Palacio del Congreso
50 Entre Rios Ave.
Buenos Aires, Argentina
PLACE: Buenos Aires, Argentina
TIME: September 2001
I was riding the aged but serviceable Subte subway towards the San Juan station on the Green "C" line. In a portend of things to come, a young nino accidentally squirted me with Coca-Cola while we were in the same train. The bottle of pop had apparently been jostled on the moving train such that when he opened it, the liquid refreshment burst out of its containment. The boy's parents (especially the mother) wore expressions that combined regret and bemusement. I had a half-smile on my face as well, as I dabbed myself with a napkin (helpful hint: always carry a spare napkin or tissue just in case you need one!). I figured that this was not a scam, as everything happened in front of me.
The very busy San Juan station lies between the San Telmo and La Boca districts. From the station, I intended to walk the two miles or so through La Boca, with the final destination to be the colorful Caminito area. On a major street in La Boca, I encountered two innocent-looking women, one of whom was holding a map. She asked me in slightly accented English for directions to Caminito (this thought did not pass through my mind immediately, but why would these two Latinas ask for directions from the only Asian person walking in La Boca?). I hesitated slightly, pointed towards the general direction of Caminito, and continued my walk. Then the same woman with the map yelled out "senor!" and said that I had some substance on my back. NOTE : this is a SCAM !! I was splattered with some pungent mustard on the back of my jacket, my light blue jeans, my backpack. I just sat down on the stoop of an apartment building and started to clean myself with napkins. The map lady offered to pitch in with her own napkin, but of course I declined and waved the two women off. I have no visual proof, but if you are as sharp as Angela Lansbury you will have deduced that the slimer was the silent partner of the map lady. This is an impressive scam, because my attention was on the map lady for about two seconds, just enough time for the slimer to bathe me in mustard.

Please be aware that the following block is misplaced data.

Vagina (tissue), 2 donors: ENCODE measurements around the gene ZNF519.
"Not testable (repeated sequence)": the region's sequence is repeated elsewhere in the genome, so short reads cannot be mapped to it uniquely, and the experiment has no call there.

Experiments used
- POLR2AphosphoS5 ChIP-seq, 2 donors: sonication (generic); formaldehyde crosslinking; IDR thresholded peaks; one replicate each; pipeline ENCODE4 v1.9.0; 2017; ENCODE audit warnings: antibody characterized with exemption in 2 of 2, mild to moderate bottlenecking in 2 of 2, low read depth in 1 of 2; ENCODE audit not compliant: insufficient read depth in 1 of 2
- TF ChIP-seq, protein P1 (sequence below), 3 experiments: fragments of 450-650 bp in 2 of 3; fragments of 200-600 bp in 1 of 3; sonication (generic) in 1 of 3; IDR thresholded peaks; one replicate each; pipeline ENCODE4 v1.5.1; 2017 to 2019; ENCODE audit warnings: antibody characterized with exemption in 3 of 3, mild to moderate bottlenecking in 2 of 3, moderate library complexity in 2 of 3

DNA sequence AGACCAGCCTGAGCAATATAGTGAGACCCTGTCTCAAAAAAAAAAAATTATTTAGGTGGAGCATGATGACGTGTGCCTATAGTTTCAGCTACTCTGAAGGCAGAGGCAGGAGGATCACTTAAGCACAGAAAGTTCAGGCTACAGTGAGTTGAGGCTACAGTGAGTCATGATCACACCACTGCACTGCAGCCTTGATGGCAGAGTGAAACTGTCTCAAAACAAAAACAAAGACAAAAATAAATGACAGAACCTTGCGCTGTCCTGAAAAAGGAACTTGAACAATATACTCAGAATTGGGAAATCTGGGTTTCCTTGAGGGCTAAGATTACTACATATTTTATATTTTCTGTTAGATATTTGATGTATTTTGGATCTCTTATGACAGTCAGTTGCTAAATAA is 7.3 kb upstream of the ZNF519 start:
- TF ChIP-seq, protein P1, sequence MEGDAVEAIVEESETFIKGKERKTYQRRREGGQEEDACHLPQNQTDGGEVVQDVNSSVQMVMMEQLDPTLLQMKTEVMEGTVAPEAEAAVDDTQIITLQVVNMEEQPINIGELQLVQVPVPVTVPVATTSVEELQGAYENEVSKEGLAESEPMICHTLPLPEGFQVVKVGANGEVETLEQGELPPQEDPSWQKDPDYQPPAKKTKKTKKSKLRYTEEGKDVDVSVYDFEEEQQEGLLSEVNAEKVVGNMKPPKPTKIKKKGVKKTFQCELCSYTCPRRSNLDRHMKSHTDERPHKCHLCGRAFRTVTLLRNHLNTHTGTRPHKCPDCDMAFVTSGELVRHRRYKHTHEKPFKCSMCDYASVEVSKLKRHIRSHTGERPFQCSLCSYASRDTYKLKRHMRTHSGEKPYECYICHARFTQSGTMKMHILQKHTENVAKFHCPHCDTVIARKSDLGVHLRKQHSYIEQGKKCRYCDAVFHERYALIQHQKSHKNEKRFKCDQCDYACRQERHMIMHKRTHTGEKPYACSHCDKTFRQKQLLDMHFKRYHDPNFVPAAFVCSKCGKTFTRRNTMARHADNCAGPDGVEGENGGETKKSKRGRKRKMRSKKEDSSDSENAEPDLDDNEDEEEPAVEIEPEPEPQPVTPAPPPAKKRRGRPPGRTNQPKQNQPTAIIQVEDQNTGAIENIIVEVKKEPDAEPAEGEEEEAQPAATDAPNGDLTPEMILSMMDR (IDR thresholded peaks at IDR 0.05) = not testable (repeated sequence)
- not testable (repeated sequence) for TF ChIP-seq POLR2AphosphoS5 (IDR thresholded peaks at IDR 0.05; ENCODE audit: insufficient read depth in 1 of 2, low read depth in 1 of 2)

For about ten minutes I was unsuccessfully wiping my stains as I sat on that apartment building stoop. Several people walked in and out of the building; are these local residents aware of this scam? I then headed to a nearby restaurant to mentally regroup, and I ate a delicious lunch there. In a nearly unbelievable scenario, I saw those same two women on my return trip towards the San Juan Subte station! They were on that very same street where they had tried to scam me several hours earlier. I just stared holes through them. They noticed that I had spotted them, and they scampered along quickly and reshuffled themselves into the crowd. Who else did they try to scam that day?
Incidentally, I had checked out of my hotel already, as I was flying out of Buenos Aires late that night. I discarded my stained jeans at the hotel restroom (I had intended to toss this old pair anyway), but my jacket and backpack reeked of mustard throughout my flights home. Oh well...
These slimers and scammers are not violent (at least the ones I have encountered), so I was more annoyed than afraid when I was targeted in this manner. Please pass this bit of information amongst your travelling associates. Information is power!